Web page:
As an upper classman an optional role was to welcome and assist in adjustment some of the young, now happier draftees. among whom I remembered a young Henry K. of German descent and whose motivation and intelligence stood out, evan though disappointed at not being immediately assigned to the liberation of his homeland. 
    My thoughts meandered through some past mental acquisitions such as the the intricate stone emplacements in corbeling of the ancient Roman Baths of Bath, England, of the advanced Roman skills in bridge and road construction- and here I was about to take out one of the remaining vestiges of that art and skill. Why should I, one who had aspired to preservation of such treasures be called on, not solely as a participant but in charge of such dastardly deed? Why couldn't it have happened to an economist or mortician? 
    Why - - - - - - - - 
    I'd hardly gone to sleep when Oby woke me up with the extension radio-phone held pulled in from the command jeep just outside my window. "TANTRUM 6 is on the horns Sir" 
    "Harris, Have you blown that bridge yet?" 
    "No, Sir" 
    "Well do it and quick. TORO has just developed some photo- Recon, made just before dark, and there are indications of a build-up 15 or 20 kilometers Southeast of your position. They are worried about this flank and you are on the most logical approach." 
    No questions no recourse. 
    "What a helluva war" I thought as I hooked up my field gear and reviewed the limited courses of action. Well, TANTRUM 6 was well named and I knew that if I did not do it, I'd be back there ramrodding a small part of the Red Ball Express through France in short order. I rationalized that if the main attack came through here I may not survive anyway, so since there may be little more I could endow to my unseen new daughter, Jane, than an extra effort to preserve this priceless antiquity decided we'd go for it. 
    This radical departure from the book. I mused was certainly no way to get to be a Major or hardly even a way to finish a war. 
    By 0300 I'd beefed up the far side defense forces, prepared the demo charges and had the 105 mm self propelled pieces zeroed in on the various reference points forward of our outposts. After some climbing about I positioned the machine gun and marveled at the way an instinct for survival leads the way to judgements so quickly acquired when one's life is at stake. It was on a prolongation of the bridge in the craggy cliffs, overlooking the crown and such that only a direct hit by mortar fire, and no doubt there would be some if we were attacked, could take out. Although there was barely room I took position alongside the light machine gun crew and young Pitts, the engineer with the detonator.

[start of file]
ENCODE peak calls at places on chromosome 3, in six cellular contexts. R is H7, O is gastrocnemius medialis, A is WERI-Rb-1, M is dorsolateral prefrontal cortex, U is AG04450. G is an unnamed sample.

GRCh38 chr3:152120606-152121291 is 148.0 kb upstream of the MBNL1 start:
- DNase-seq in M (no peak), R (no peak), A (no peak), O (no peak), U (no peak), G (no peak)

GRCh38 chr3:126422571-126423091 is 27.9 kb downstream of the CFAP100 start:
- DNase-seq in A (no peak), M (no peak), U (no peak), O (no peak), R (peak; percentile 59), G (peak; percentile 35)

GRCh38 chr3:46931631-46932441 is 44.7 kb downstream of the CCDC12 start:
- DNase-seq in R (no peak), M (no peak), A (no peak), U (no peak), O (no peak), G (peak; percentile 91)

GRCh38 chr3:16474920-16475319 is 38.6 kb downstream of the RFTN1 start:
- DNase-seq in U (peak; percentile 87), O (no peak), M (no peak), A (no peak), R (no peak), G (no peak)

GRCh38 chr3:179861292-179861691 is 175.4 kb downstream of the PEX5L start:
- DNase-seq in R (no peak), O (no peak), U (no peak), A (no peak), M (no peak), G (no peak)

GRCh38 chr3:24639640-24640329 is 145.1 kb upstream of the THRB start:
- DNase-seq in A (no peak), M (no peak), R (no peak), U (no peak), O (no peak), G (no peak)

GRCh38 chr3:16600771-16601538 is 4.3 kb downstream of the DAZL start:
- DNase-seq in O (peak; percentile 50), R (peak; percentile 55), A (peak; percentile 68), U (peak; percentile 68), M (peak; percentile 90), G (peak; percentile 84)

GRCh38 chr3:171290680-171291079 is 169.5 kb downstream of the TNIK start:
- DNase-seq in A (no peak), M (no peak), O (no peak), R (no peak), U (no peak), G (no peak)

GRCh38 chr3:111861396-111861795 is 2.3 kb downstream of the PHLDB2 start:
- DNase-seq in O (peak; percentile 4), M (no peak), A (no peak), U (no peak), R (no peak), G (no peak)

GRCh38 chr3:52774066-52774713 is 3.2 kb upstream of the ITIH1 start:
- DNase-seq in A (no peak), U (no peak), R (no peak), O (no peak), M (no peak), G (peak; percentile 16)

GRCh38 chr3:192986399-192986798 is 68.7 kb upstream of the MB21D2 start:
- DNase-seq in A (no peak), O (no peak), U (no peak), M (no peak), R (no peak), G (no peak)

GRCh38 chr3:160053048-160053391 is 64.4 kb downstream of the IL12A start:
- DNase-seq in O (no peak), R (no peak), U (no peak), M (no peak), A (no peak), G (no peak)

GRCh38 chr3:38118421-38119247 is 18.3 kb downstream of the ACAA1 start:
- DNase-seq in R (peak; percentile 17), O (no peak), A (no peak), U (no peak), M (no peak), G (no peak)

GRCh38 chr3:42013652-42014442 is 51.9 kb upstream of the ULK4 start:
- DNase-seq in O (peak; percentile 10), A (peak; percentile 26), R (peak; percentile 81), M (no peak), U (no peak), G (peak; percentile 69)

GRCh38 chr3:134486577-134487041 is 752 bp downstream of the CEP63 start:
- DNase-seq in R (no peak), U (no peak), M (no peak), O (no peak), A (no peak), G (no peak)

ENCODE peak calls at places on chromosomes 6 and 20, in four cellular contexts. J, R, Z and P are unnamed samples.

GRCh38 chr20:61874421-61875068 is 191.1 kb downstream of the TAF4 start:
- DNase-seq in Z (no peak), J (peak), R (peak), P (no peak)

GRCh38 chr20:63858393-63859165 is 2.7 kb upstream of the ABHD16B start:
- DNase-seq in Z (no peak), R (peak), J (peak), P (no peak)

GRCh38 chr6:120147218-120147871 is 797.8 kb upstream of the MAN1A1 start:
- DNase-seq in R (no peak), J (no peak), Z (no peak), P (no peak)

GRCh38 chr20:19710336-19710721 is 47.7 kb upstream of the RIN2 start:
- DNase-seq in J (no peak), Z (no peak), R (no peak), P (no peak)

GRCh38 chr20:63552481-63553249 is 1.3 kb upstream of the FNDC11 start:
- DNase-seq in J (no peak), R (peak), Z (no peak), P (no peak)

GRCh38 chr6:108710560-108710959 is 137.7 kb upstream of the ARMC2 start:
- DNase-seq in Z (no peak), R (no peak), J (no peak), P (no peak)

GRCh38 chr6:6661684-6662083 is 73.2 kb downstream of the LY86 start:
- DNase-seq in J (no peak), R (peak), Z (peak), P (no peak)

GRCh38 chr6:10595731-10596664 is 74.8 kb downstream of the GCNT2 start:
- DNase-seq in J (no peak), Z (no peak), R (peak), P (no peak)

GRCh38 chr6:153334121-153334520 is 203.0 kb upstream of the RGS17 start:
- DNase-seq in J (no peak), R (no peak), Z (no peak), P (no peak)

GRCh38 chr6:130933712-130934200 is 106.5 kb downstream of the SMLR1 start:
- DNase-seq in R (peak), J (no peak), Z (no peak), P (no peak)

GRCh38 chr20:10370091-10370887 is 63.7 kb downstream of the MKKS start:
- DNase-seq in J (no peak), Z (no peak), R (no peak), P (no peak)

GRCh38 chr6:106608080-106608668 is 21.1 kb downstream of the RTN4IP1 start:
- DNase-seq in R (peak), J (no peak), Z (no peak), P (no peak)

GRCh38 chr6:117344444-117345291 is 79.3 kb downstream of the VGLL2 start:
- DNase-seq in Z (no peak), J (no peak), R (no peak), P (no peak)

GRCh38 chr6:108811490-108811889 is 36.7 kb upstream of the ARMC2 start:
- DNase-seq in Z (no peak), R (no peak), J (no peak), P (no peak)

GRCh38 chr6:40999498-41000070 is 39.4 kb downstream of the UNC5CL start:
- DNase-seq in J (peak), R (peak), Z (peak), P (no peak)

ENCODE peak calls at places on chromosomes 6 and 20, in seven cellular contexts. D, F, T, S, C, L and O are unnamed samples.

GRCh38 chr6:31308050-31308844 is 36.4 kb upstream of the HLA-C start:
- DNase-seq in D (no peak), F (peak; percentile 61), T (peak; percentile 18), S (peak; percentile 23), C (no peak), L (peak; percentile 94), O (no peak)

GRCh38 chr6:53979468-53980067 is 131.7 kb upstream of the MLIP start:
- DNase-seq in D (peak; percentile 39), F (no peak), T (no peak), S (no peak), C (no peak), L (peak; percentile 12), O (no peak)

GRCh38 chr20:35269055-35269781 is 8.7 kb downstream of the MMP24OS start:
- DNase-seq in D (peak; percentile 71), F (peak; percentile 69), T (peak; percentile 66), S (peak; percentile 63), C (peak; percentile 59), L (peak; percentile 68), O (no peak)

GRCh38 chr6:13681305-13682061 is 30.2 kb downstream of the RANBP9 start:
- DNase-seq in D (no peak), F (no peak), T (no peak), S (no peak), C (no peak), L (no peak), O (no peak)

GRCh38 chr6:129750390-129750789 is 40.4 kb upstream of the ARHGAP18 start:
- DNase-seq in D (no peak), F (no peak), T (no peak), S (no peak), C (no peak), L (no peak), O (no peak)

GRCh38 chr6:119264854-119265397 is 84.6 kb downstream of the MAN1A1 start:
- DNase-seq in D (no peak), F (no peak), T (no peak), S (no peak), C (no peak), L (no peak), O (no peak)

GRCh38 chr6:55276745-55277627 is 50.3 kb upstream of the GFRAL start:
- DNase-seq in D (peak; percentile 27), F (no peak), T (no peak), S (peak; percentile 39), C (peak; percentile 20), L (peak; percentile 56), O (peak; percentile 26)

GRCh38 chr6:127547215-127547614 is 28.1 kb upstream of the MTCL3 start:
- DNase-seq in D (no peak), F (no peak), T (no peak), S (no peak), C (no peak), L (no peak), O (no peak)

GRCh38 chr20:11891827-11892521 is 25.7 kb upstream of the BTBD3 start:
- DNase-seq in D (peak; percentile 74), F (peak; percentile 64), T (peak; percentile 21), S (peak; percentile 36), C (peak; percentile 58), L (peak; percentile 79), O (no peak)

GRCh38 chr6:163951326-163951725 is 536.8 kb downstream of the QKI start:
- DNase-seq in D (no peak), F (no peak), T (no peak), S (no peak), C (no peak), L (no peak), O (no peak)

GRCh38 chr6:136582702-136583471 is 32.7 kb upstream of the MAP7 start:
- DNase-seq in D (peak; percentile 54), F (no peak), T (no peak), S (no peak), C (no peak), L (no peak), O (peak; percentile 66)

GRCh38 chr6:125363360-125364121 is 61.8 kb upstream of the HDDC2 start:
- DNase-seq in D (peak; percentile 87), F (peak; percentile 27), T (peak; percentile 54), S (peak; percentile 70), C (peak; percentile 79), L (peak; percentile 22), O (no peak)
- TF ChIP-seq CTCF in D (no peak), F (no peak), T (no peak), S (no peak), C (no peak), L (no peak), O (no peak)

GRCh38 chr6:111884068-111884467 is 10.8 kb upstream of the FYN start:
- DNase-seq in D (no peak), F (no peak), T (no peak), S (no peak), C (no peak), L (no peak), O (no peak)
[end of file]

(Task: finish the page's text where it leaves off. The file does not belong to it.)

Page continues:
Our position was about on a level with the bridge crown and aside from the shadow cast by the guard rail on the moon-ward side and the toll takers projection we could see the entire upper arch road way in the soft moonglow. 
    The demo circuit was checked and the machine gun cleared for firing. Stupid, it occurred to me, when we could have blown the bridge and settled down for a rare and secure night's sleep. 
    Dawn and the arrival of a new day always dispels the uncertainties of darkness and offers renewed hope. Such were my thoughts with hope for another hour of tranquility when it started. Several rounds of rifle fire followed in quick succession by the silk rending sound of the German MG42. Our self propelled let fly at the pre-arranged targets but the action continued and in about 15 minutes Lieutenant Grabowski radioed in reporting that his ground outposts had been forced in, his light tank immobilized and requested approval for withdrawal to the near side of the river. I told him to stay on the shadowed side of the bridge and bring his men in. Grabowski and his group had barely crossed the bridge when the enemy fire started again from our immediate front. Mortar moved in blanketing our cliff side some rounds dangerously close to our protective niche. Though knowing the enemy was closing in, my savvy soldiers refused to rise to the bait by firing and disclosing our positions. Dry mouthed and sweating, as I knew my entire group was also, I told Pitts, with his hand on the plunger to watch my right hand. When it came down he was to send the plunger home.